Problems & Adventures

Stengers writes that an adventure can only begin in response to a problem. Thus the old father's perverse decision to set his sons a problem by disposing of his property 1/2, 1/4 & 1/6. The problem being that when you feed three sons, eleven camels & those particular fractions into your problem-solving machine you do not get a solution, but rather an "adventure." Presumably, one is supposed, when confronted with a problem in this way, to go along with the adventure, as opposed to giving the machine a whack with a hammer. To do this requires a certain kind of humility that is shown admirably by the boys in the parable. Instead of escalating from giving the machine a whack to whacking each other, they seek ot the village elder. In seeking out the elder they recognize the fundamentally social nature of their problem. It cannot be solved alone, or even within the family; instead the sons must resort to the wisdom of their community (embodied in the figure of the elder) in order to sustain their adventure long enough to solve their problem. Of course, this is not a one-off proposition, but an ongoing prescription for leading an adventurous life. Still, the boys were lucky, too. They had a community to whose wisdom they could appeal; they had a problem to which the "necessary fiction" of the twelfth camel could be applied; & they were themselves humble enough to seek the community's help in the first place. At no point along the way is the hearer of the parable asked to take anything on faith; instead, he/she is merely asked to look at the "cash value" of various possible solutions, such as killing & eating one of the camels. Not very many of these alternatives are addressed in the parable, but they are implied. It is further implied that none of them would have the value of the elder's fiction--they would not have been adventures. Looked at in this way, an adventurous solution to a problem may be preferable to a non-adventurous one even if it lies, i.e., tells a lie by creating a necessary fiction such as the boys owning a twelfth camel, or the existence of God. (Spinoza's god rather than Descartes'.) The elder is a pragmatist.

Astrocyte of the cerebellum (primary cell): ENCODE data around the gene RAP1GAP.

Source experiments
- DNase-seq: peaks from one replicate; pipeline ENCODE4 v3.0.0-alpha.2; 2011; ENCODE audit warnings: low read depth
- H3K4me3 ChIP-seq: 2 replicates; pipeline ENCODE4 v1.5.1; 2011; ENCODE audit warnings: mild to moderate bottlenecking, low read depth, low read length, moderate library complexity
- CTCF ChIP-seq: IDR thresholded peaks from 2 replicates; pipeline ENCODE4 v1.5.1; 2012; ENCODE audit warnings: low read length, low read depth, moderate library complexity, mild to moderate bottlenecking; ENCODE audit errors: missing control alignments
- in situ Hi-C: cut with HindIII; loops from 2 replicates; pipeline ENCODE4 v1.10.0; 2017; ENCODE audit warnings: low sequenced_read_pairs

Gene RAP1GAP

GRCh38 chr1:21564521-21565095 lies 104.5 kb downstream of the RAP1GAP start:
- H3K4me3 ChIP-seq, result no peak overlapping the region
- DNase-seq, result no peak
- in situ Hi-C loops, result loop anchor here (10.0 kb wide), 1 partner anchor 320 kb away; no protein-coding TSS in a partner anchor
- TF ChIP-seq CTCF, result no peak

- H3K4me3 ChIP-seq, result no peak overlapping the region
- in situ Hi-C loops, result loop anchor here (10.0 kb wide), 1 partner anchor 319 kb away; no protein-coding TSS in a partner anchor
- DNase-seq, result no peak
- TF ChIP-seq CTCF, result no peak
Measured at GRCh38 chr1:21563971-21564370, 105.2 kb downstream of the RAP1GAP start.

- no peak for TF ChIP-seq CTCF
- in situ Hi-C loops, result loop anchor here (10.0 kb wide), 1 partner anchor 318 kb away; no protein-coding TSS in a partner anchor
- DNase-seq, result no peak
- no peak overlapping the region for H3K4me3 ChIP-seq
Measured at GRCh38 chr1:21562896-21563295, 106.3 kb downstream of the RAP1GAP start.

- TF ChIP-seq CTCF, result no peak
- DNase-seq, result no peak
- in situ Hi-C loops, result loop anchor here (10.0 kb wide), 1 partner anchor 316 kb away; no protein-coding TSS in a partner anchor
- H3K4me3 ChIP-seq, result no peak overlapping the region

Author: jd

Joseph Duemer is Professor of Literature Emeritus at Clarkson University in northern New York state. His most recent book of poems is Magical Thinking from Ohio State University Press. Since the mid-1990s he has spent a good deal of time in Vietnam, mostly Hanoi. He lives with his wife Carole & five terriers (four Jack Russells & one Patterdale) on the stony bank of the Raquette River in South Colton.

2 thoughts on “Problems & Adventures”

  1. But in the parable the twelfth camel is only a place holder. One the problem of the inheritance is solved it can be given back to the elder. In what sense did the brothers ever actually own the twelfth camel? I’m not saying they didn’t, but how would you characterize that “necessary” state of things?

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